5. Also called self-driving cars, autonomous cars have been making the news recently. Chief among them are Google's self-driving cars. Google's driverless cars have traveled over 480,000 kilometers (300,000 mi) with only two accidents, both of which were caused by humans. But self-driving cars aren't new. In fact, their concepts have arguably been around since the days of Leonardo da Vinci, who invented a spring-powered cart with a programmable steering device.
6. This is not to take anything away from Tesla, which has demonstrated that it can create and manufacture a complex and sophisticated product with demonstrated customer appeal. But its own internal forecasts, as well as the swelling of its share price, are based on the expectation that the future will unspool in an orderly fashion identical to the recent past. That’s a dangerous assumption to make – for several reasons:
5. There's plenty more to figure out in the coming months, plenty more to speculate about, plenty more to enjoy. Here's wishing all of our readers a safe and enjoyable holiday season, and a happy new basketball year.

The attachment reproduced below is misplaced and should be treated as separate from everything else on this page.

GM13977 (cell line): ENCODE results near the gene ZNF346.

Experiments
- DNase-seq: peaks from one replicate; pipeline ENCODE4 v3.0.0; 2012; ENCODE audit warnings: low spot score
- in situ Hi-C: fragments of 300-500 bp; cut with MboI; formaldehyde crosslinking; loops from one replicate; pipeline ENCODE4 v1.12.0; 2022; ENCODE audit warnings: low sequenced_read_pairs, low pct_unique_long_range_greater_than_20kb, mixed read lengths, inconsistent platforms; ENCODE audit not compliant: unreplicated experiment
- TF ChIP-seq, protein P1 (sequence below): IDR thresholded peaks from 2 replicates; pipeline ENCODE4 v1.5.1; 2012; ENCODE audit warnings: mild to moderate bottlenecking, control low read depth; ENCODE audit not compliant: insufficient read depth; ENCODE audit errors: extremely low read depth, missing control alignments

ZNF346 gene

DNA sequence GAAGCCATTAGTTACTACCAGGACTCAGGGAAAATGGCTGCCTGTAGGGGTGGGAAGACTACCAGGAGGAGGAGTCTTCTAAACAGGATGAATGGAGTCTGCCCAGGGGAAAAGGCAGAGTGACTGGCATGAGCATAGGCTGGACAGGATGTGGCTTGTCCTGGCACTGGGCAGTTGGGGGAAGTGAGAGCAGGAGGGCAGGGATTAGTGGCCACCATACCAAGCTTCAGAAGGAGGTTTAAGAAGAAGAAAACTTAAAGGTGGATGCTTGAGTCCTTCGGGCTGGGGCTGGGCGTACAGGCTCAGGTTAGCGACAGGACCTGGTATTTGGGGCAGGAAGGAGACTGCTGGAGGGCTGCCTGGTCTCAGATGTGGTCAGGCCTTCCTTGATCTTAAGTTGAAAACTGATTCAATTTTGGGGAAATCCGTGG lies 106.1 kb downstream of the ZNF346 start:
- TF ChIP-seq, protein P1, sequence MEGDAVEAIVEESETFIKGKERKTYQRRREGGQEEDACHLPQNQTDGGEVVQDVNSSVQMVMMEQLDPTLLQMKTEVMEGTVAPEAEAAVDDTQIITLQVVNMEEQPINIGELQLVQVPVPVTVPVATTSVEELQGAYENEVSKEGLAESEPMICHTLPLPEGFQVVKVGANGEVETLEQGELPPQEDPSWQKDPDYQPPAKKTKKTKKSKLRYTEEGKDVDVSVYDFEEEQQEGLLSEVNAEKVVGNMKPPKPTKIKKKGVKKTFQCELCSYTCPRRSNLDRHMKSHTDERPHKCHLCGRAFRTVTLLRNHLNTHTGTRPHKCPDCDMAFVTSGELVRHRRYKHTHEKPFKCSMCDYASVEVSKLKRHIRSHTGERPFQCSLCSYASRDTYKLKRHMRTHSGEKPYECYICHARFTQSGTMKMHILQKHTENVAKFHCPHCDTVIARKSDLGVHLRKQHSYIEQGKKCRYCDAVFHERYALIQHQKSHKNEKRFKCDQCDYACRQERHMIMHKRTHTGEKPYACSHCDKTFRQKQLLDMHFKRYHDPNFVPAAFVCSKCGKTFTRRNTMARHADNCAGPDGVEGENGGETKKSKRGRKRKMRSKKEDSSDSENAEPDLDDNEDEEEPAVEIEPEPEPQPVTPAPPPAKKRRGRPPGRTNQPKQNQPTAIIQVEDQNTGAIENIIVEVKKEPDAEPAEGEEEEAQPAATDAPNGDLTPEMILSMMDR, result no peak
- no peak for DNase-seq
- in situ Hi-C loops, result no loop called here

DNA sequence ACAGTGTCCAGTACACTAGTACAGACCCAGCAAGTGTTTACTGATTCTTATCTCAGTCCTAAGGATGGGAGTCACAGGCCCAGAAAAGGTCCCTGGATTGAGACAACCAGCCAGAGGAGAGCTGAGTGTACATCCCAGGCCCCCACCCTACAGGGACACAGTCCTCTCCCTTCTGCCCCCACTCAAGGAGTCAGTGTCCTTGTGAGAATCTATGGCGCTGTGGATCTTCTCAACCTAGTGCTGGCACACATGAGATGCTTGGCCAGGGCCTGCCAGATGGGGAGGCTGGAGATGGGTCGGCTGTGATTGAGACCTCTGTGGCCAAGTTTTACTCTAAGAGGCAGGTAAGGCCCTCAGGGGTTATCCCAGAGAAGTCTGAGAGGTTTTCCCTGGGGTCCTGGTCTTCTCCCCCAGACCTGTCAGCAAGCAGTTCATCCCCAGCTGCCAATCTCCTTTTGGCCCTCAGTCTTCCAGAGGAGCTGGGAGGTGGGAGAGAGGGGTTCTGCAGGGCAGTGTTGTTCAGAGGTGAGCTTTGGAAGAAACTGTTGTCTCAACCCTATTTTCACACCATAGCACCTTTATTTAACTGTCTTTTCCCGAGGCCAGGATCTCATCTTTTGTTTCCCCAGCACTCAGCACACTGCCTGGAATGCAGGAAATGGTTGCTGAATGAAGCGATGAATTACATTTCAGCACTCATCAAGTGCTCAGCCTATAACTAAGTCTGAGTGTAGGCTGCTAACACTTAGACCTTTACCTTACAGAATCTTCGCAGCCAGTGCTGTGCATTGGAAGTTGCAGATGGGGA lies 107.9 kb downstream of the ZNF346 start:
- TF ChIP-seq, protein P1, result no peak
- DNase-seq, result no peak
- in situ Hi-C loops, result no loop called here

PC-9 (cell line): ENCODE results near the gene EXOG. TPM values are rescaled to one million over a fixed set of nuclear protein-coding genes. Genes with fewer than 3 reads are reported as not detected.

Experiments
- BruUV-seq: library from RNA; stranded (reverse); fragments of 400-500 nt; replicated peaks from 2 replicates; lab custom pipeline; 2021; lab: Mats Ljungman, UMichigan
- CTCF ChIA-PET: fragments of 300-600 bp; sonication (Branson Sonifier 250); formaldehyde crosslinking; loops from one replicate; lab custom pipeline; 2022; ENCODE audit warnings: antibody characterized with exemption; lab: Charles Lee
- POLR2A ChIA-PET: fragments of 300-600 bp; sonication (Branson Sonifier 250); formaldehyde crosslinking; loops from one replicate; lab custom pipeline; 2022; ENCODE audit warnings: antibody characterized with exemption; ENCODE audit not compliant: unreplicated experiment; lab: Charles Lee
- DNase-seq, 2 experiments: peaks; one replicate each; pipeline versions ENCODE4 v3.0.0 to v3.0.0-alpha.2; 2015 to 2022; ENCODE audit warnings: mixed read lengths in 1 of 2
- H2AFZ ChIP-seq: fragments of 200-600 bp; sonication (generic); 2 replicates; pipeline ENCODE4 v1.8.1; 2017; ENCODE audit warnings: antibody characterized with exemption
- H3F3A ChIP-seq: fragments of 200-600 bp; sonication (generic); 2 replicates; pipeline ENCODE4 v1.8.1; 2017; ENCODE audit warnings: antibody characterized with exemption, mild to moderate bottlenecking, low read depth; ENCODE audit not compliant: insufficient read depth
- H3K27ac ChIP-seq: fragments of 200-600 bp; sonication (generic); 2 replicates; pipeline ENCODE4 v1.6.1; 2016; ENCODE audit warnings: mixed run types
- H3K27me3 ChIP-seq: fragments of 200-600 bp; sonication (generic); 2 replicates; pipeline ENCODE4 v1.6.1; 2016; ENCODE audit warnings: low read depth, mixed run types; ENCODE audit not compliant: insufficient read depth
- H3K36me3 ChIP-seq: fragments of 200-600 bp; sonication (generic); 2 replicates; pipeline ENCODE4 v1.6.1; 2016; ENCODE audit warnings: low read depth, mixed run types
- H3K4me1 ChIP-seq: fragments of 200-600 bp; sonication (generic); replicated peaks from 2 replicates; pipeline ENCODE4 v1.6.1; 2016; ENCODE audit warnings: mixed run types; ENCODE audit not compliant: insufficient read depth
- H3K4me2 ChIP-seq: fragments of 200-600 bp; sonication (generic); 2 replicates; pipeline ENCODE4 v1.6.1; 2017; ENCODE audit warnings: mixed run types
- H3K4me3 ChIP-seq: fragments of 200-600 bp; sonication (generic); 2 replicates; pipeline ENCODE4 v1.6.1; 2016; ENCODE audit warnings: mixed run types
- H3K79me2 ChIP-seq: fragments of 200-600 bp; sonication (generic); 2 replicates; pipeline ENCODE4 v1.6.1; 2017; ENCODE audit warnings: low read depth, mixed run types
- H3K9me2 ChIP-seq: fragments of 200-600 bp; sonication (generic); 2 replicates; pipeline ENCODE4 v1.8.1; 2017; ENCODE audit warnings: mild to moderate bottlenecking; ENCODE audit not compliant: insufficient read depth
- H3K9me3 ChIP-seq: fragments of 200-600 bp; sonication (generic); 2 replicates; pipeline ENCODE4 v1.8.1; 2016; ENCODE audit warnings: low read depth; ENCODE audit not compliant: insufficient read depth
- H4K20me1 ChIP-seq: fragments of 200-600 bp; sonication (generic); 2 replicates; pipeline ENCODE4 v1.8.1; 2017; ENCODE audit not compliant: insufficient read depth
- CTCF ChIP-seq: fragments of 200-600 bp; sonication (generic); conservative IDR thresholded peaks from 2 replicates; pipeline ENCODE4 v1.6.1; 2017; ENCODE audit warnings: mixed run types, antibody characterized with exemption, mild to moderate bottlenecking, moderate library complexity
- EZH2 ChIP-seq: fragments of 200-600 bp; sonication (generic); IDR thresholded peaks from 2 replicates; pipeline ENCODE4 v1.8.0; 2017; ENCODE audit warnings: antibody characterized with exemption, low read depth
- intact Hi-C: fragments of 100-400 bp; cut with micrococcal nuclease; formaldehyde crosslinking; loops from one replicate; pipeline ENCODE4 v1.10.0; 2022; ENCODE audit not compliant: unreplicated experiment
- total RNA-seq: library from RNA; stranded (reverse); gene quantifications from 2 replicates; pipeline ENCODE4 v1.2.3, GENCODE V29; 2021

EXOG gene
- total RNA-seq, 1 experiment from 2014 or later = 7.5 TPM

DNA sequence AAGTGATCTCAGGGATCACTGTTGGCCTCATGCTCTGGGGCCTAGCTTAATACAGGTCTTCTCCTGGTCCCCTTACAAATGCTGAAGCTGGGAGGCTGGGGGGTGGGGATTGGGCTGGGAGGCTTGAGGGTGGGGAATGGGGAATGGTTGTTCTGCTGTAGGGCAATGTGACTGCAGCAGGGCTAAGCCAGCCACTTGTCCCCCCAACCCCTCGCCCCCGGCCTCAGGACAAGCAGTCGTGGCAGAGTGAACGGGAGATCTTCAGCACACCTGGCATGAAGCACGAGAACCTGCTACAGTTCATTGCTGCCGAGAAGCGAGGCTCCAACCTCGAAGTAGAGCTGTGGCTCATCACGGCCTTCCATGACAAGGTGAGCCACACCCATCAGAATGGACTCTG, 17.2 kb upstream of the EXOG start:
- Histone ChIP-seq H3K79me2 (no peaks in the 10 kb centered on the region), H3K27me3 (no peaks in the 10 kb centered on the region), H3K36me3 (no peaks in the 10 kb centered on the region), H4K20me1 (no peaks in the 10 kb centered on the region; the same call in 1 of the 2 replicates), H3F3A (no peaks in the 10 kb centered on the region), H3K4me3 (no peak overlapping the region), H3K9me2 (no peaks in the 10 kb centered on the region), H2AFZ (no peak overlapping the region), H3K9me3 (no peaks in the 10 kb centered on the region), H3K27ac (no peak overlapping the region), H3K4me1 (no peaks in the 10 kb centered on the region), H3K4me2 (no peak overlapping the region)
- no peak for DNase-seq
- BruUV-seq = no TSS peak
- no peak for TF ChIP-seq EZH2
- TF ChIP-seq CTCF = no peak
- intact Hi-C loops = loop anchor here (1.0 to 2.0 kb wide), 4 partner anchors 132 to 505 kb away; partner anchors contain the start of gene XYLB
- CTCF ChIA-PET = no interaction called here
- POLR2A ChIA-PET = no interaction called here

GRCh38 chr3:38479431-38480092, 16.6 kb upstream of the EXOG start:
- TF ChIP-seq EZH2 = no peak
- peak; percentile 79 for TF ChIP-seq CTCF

6. At the same time, college graduates' interest in further education has also dwindled, leading to an increase in students wanting employment from 71.2 percent last year to 75.6 percent this year. Nearly 30 percent of those graduates accepted offers from the internet industry, which is among the highest paying.
1. A panel of eight WardsAuto editors evaluated 44 engines among all vehicle types during October and November in the course of their daily commutes and weekend activities in and around the Detroit metro area. Engines were rated according to a wide range of characteristics including horsepower and torque, fuel economy, noise, vibration and harshness characteristics, technology and how they fared against competing powerplants.
2. Mr Cook has added three women to what was previously a white-male-dominated executive team and changed Apple’s board charter to commit to seeking out candidates from minorities when appointing directors.
3. According to a 2014 survey it conducted, 86 per cent of respondents who finished the two years said they were taking action to end educational in-equality through their work and 65 per cent outside of their work.